Minorities in Banking: Continuing the ConversationAugust 12, 2016
In the United States of the early 2040s, African-Americans, Hispanics, Asians and other people of color combined are expected to comprise a majority of the U.S. population. Amid that shift, will a banking and financial services industry currently dominated by white, male, senior-level professionals have followed suit? A recent report by the U.S. Government Accountability Office shows 89 percent of senior-level professionals in the financial services industry are white. Similarly, a recent NAACP “report card” on diversity efforts at five major U.S. banks failed to issue an overall grade higher than C. This struggle with diversity continues even as a sharply increasing number of educated minorities are entering the workforce. A study from The Education Trust shows that among the 255 public institutions that improved graduation rates and enroll a sizable number of minority students, 77 percent raised graduation rates for underrepresented minority students, including African-American, Hispanic and Native American students.
This backdrop helps highlight the need for a forum for minority bankers, to provide them with industry knowledge and leadership development that will enhance their careers and networks. The Federal Reserve Bank of Kansas City, which continues to promote and support a commitment to a diverse workforce to meet its current and future challenges, will host its first Forum for Minority Bankers, Sept. 28-29 in Kansas City, Mo. The forum will feature diverse guest lecturers and address the economy, the U.S. payments system and career and leadership strategies.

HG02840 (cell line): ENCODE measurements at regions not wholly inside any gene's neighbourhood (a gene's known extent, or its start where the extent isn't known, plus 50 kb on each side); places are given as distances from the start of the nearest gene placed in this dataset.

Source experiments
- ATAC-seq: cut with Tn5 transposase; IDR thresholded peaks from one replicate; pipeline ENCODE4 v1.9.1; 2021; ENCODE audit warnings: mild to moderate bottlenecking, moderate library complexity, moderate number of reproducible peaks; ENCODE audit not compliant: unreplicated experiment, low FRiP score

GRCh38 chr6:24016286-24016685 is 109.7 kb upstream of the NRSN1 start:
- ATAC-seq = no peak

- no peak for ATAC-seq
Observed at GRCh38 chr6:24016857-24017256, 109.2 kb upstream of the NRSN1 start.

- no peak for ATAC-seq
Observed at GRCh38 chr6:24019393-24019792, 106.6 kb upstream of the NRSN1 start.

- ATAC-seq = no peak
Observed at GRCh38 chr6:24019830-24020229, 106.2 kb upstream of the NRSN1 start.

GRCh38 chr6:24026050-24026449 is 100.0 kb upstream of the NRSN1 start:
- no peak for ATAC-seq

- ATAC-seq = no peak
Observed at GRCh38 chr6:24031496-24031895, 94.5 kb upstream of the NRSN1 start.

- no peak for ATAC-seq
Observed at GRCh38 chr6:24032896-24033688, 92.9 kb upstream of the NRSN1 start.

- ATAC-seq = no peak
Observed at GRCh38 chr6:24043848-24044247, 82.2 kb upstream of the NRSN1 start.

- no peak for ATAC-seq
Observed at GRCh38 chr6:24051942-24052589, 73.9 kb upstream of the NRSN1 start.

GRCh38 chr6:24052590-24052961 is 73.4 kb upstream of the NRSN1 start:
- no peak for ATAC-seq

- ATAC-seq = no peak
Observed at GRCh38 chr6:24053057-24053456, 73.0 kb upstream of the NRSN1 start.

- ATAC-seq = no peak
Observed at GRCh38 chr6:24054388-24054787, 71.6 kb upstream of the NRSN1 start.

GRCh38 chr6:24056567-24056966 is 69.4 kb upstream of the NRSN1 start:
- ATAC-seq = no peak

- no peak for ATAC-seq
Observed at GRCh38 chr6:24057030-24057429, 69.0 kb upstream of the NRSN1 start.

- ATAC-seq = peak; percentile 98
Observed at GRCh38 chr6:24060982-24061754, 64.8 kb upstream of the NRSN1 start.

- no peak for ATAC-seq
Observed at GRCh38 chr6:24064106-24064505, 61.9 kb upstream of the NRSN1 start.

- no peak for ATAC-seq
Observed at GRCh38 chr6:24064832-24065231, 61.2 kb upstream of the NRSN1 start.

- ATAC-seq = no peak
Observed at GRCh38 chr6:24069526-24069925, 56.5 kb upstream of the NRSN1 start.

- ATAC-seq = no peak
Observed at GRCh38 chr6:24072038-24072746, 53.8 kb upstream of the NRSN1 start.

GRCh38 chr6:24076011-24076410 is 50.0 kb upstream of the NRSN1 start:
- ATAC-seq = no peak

Andrea Hendricks, assistant vice president and deputy director of the KC Fed’s Office of Minority and Women Inclusion, said: “For us, as the central bank of the country, we have to model the way; we are setting the example. If we are to examine areas of our priorities, we also must have a diverse and inclusive mindset, to hold ourselves accountable just as well as we hold others accountable.”
For more information and to register for the Forum for Minority Bankers visit: https://www.kansascityfed.org/community/events/minority-bankers-forum
For more information about the Bank’s diversity and inclusion efforts visit: https://www.kansascityfed.org/~/media/files/publicat/aboutus/2015-omwi-congress-report.pdf
About the Author
Brian Kantanka is an analyst intern in Community Development at the Federal Reserve Bank of Kansas City. He plans to graduate in May 2018 from Truman State University with a Bachelor of Science degree in finance and a minor in statistics. Brian is an active volunteer and enjoys public speaking, hiking, and reading.